India tracking China-Pak joint naval training
A Pakistani navy proposal to hold joint naval exercises with China, involving the special forces of the two countries, is being closely tracked by the Indian military establishment, a senior government official said. Rahul Singh reports.delhi Updated: Oct 10, 2013 02:10 IST
A Pakistani navy proposal to hold joint naval exercises with China, involving the special forces of the two countries, is being closely tracked by the Indian military establishment, a senior government official said.
Pakistan has made a proposal to China to get their marine forces to conduct exercises annually, with the first edition to be conducted next year in the Arabian Sea. The proposal comes at a time when China is expanding its naval powers to waters dominated by the Indian Navy, raising hackles in New Delhi.
A senior navy officer said the development could have “long-term implications” for India and was being monitored. “We are aware of it and working on measures to counter it,” he said.
The Pakistani and Chinese navies have conducted joint exercises in the past, but this is the first time they are looking at creating an institutionalised mechanism for deepening the engagement between their special forces.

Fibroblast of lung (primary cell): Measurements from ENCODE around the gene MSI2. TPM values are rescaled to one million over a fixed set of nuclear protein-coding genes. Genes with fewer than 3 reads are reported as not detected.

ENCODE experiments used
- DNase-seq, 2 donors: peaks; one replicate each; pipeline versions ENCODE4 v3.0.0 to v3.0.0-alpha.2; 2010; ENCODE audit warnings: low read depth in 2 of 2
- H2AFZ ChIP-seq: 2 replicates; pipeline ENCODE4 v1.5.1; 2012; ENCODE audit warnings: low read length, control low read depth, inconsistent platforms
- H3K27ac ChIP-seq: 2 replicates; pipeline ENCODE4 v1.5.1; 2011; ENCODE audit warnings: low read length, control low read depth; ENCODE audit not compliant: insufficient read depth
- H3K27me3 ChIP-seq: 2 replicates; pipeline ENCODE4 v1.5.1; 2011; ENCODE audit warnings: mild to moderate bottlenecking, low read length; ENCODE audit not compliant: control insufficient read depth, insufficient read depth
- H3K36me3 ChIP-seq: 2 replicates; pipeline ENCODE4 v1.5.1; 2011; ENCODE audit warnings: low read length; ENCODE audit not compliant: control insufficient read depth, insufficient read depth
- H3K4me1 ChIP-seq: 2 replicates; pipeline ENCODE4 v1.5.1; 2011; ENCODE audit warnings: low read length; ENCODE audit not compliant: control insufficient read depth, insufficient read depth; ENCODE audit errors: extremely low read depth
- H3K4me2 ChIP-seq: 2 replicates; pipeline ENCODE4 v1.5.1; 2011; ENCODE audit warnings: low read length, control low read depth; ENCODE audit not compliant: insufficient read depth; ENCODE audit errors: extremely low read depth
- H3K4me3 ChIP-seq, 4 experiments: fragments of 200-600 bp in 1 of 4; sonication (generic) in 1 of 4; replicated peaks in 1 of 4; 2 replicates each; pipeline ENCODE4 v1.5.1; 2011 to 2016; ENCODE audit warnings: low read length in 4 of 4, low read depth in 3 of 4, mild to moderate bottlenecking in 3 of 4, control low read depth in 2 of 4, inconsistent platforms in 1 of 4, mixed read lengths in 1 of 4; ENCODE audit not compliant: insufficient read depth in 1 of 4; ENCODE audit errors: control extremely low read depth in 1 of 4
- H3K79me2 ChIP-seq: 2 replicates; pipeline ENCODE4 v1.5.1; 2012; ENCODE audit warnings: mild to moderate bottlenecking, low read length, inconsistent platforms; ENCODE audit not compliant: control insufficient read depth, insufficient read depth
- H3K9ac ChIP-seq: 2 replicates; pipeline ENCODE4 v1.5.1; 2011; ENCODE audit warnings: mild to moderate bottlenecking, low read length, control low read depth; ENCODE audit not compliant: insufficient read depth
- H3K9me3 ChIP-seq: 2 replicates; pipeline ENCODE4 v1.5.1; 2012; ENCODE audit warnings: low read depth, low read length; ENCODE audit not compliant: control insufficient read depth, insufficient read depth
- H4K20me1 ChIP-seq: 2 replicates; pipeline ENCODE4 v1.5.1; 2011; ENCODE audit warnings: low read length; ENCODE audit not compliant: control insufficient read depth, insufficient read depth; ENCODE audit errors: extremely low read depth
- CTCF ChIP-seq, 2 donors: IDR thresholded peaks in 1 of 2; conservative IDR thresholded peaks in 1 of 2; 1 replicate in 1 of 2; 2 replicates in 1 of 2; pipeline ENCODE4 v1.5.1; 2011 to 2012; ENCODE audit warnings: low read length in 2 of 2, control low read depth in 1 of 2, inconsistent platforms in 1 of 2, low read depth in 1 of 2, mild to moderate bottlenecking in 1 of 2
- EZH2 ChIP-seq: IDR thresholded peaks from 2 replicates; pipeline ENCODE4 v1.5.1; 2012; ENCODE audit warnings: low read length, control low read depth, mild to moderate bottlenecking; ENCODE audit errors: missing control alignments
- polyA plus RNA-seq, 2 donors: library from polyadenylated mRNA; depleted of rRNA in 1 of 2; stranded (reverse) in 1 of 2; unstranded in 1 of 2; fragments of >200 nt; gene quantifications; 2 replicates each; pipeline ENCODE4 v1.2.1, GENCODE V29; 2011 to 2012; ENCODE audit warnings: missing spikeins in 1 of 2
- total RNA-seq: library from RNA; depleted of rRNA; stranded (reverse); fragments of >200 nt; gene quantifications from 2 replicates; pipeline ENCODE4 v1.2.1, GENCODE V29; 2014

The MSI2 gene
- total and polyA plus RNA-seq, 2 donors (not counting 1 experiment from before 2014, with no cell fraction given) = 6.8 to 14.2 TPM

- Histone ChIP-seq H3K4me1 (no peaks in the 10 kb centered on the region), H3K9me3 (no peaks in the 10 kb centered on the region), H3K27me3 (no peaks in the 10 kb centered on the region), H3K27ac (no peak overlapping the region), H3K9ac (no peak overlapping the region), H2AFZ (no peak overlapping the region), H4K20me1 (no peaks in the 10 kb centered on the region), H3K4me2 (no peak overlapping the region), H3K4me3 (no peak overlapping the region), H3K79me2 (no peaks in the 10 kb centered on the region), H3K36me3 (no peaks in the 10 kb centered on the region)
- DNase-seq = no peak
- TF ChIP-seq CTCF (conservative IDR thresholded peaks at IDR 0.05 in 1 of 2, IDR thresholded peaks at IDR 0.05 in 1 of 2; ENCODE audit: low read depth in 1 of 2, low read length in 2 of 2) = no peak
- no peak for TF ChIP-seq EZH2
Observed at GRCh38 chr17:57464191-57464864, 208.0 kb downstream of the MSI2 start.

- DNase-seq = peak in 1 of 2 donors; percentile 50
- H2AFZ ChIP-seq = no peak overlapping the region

The proposed exercises will coincide with China kicking off the first sea patrols of its new strategic missile submarines equipped with JL-2 missiles next year, a symbol of Beijing’s growing craving for naval supremacy.
India’s first nuclear-powered submarine, Arihant,will also kick off deterrent patrols, armed with nuclear warheads, in 2014. It will complete the sea-leg of India’s nuclear triad --- ability to launch strategic weapons from land, air and sea, giving it enduring nuclear strike and counter-strike capabilities.
New Delhi is wary of the Chinese navy building up “expeditionary maritime capabilities” in the form of nuclear-powered submarines and area denial weapons (anti-ship ballistic missiles) with deployment focus in the Indian Ocean Region (IOR).
An increasing number of Chinese submarines venturing into the IOR --- at least 22 contacts were recorded with vessels suspected to be Chinese attack submarines last year--- pose a grave danger to India's security interests, a classified defence ministry document had revealed in April, as reported by HT.
The proposed joint exercises between Pakistan and China will come on the heels of China’s first aircraft carrier Liaoning, which was bought as scrap from Ukraine, completing critical sea trials last month.
“The Chinese navy is on the cusp of an important transformation, and Pakistan wants to benefit from it,” said another navy officer.